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Not a mac, but 68k powered

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I was picking up a desk for a friend, and at the place of pickup was a old pc looking case that was quite wide. So naturally i asked the old lady if i could have it, to which she agreed. I took it home, opened it up, and it looks like a old data backup system. No video out or provisions for input devices. Scsi and ethernet only. Its powered by a 68EC030 @ 40mhz. 4.5g hdd, dat drive. Ive raided everything and here are some pics. Could anyone please help identify the ram, and if anything is worth salvaging from this board?










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  • 4 weeks later...

Those RAM sticks appear quite unconventional, they stack both EPROM/ROM and RAM together on the same stick.  They have two different types of RAM chips on there, the first kind is uses 1-bit wide words, 4 teamed together, the second kind uses 16-bit wide words.  All chips have about 1 million words, so it's about 2.5 MB total RAM on one stick.  5 MB total for both, not including ROM.


From the sight of the board there's a whole lot of custom logic and even a few retrofit green wires.


Anything worth salvaging, I don't know, a number of those surface-mount chips may be miscellaneous standard discontinued glue logic that could be easy to remove by flux and hot air gun.  The filter banks could also be useful if you know the specs on them.  SCSI bus terminator, of course it's of general use.

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SLR is a tape format other than DAT: https://en.wikipedia.org/wiki/Scalable_Linear_Recording 


What's the back of this thing look like?


Based on what's in here, it almost seems like this is a rather early D2D2T type of arrangement to get around the fact that SLR looks like it would have been painfully slow. Based on some really rough napkin math, it would've taken 180 minutes to write a tape. (three hours) Inside of working hours, that's 180 minutes you can spend doing something  else. Outside of working hours, you can set a machine to write a backup to the hard disk, then let the tape drive noodle on writing and verification for however many hours it wants.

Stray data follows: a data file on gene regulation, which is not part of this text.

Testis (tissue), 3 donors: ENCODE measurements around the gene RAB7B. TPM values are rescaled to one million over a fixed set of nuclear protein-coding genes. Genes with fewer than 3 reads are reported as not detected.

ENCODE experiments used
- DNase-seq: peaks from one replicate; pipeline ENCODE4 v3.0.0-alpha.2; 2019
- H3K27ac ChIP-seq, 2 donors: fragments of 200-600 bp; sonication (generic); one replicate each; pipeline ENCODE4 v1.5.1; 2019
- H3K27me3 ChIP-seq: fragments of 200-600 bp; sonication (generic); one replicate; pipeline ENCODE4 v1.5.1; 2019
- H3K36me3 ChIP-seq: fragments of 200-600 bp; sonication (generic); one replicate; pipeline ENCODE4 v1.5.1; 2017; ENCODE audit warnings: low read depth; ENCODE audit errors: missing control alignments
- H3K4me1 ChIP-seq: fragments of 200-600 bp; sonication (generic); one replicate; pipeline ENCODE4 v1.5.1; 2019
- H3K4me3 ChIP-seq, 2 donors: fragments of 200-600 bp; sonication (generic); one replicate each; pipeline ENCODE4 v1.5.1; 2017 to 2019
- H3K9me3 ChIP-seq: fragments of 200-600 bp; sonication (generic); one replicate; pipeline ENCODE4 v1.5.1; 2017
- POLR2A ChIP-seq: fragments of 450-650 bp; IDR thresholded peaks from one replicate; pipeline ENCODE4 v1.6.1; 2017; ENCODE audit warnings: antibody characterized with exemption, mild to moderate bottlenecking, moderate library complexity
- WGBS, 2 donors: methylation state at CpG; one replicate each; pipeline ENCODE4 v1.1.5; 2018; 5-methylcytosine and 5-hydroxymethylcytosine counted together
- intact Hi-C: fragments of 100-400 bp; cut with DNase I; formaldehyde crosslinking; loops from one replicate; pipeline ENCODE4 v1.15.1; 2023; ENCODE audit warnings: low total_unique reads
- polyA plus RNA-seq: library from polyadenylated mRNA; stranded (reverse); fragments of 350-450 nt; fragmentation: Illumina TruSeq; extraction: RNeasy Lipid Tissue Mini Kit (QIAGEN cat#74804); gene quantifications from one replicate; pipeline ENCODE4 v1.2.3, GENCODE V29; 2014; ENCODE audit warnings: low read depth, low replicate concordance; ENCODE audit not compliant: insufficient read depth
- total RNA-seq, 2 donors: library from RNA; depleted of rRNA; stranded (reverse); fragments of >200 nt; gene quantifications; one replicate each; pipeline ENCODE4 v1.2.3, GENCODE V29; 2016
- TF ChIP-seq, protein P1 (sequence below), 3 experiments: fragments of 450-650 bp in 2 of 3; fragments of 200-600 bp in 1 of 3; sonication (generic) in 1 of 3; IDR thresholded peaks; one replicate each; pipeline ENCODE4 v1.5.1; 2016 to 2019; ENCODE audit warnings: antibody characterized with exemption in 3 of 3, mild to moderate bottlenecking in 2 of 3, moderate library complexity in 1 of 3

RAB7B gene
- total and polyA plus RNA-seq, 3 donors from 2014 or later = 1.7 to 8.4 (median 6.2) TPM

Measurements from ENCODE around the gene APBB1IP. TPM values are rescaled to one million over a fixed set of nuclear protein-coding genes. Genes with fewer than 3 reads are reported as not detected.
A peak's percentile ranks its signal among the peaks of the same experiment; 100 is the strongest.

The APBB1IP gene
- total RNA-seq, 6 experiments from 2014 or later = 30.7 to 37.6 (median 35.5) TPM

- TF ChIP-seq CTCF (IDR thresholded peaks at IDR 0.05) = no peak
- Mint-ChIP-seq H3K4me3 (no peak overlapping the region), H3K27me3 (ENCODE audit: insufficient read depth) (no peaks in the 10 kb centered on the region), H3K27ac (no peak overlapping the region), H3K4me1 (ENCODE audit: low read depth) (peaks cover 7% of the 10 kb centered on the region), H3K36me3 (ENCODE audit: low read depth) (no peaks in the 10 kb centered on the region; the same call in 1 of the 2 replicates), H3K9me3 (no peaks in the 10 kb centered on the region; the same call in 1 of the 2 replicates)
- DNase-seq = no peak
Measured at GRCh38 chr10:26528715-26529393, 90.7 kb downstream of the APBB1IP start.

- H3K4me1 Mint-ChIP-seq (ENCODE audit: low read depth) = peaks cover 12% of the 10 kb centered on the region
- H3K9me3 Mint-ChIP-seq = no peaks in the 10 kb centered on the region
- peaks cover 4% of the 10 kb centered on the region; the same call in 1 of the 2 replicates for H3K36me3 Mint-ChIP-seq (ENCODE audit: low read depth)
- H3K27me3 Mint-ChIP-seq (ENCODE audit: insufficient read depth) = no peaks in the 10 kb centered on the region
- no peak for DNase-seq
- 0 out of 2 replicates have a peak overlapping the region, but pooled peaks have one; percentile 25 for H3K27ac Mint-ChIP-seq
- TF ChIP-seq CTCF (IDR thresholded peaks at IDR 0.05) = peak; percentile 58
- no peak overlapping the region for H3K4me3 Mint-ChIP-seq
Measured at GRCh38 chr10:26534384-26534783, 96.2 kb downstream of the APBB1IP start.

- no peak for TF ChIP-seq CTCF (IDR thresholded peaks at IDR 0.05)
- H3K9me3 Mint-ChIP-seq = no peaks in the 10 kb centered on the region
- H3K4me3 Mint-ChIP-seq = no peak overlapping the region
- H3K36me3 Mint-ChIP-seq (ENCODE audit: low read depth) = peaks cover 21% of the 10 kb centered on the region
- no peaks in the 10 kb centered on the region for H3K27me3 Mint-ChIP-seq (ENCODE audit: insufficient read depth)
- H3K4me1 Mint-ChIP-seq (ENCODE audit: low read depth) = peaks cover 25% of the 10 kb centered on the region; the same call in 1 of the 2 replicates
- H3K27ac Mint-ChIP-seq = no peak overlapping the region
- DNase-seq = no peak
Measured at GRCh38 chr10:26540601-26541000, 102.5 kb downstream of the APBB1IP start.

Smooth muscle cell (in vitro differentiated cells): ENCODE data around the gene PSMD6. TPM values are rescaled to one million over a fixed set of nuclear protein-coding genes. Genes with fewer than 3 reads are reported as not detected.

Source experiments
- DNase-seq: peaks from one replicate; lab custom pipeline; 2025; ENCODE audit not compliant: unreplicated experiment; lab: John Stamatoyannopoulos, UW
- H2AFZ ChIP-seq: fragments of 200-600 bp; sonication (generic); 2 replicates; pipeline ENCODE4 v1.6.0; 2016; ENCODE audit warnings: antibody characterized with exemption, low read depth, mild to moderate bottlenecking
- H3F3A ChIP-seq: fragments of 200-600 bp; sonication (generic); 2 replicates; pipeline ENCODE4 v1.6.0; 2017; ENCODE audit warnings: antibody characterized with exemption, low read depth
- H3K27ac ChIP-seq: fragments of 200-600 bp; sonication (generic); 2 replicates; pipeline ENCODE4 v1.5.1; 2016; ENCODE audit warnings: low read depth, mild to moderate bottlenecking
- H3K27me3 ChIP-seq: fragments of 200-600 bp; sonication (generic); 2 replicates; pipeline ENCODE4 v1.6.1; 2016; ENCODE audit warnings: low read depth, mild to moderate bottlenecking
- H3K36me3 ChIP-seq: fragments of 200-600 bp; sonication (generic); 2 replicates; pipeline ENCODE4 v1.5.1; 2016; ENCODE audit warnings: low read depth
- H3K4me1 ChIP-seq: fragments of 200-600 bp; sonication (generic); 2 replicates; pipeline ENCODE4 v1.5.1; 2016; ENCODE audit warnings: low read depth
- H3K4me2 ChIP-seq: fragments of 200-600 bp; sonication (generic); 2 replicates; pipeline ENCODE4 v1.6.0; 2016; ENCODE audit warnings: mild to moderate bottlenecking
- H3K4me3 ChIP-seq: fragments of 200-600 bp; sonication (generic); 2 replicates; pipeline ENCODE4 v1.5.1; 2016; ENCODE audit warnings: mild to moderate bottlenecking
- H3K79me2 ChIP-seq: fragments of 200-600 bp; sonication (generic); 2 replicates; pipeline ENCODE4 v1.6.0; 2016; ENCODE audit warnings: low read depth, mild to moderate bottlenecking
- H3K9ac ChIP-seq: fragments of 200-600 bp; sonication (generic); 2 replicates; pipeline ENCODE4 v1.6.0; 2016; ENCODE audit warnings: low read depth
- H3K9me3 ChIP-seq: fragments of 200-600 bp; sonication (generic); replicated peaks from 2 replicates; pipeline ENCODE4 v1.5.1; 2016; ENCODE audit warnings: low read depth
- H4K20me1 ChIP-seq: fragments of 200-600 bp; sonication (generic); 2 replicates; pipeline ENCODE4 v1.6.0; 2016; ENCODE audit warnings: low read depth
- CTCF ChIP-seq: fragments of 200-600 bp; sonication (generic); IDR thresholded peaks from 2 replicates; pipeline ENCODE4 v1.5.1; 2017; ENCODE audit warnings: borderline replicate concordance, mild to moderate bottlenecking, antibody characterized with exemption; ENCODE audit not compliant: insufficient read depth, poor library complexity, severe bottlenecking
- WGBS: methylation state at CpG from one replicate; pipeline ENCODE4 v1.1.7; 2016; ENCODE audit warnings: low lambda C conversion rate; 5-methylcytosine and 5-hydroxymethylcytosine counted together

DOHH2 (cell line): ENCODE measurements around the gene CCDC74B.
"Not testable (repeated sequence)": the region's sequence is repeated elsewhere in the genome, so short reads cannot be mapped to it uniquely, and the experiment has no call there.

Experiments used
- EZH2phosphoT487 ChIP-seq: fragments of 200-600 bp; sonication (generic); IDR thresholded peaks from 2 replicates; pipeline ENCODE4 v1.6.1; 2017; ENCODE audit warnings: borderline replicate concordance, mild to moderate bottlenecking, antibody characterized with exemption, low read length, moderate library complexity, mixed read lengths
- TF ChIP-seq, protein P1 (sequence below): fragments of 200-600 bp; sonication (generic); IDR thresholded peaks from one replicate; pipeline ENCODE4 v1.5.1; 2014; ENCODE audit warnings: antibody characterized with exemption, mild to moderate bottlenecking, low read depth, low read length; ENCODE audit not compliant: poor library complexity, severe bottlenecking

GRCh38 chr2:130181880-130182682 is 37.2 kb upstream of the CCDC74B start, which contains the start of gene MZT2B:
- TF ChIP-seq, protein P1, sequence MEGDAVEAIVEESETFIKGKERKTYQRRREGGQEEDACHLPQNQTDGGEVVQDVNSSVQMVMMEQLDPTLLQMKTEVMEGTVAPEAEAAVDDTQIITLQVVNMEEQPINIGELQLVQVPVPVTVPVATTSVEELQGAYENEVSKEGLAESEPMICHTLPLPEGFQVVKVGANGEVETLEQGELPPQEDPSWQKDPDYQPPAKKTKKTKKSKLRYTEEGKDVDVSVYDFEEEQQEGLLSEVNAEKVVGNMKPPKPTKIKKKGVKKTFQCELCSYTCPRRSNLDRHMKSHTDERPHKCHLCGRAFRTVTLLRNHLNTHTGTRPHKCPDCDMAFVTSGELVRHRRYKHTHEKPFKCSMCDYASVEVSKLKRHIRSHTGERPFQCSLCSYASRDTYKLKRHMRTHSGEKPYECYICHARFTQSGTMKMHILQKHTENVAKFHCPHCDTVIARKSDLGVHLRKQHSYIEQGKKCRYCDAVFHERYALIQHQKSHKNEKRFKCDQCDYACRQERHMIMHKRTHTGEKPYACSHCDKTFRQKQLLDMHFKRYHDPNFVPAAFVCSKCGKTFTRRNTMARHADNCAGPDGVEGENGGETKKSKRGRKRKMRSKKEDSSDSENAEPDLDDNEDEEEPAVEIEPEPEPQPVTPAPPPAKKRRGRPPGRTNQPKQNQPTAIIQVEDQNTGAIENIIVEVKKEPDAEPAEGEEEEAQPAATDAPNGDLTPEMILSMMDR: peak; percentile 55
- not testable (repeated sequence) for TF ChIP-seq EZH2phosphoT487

In terms of salvage, consider leaving it together, especially if there are any identifying labels that might be used to tie this together as a specific product, because as far as I can tell this is completely unique  for the time. This kind of build isn't uncommon today, and it's used for exactly what I described, compiling a bunch of info to write to tape before bothering to deal with the tape drive. D2D2T systems are often larger, SANs or NASes that servers back up to and then write to tape all at once, instead of each server having a tape drive, so I'd be intensely curious to see any info we could find on how this thing was marketed.


Otherwise, the most valuable thing from it is probably that 4.5-gig hard disk, provided it works.


The other possibility is that this was some kind of network appliance, or something else like a voicemail server with a built-in backup. Iinfo on labeling and pictures of the whole unit as assembled including other connectors could help make this judgement. 

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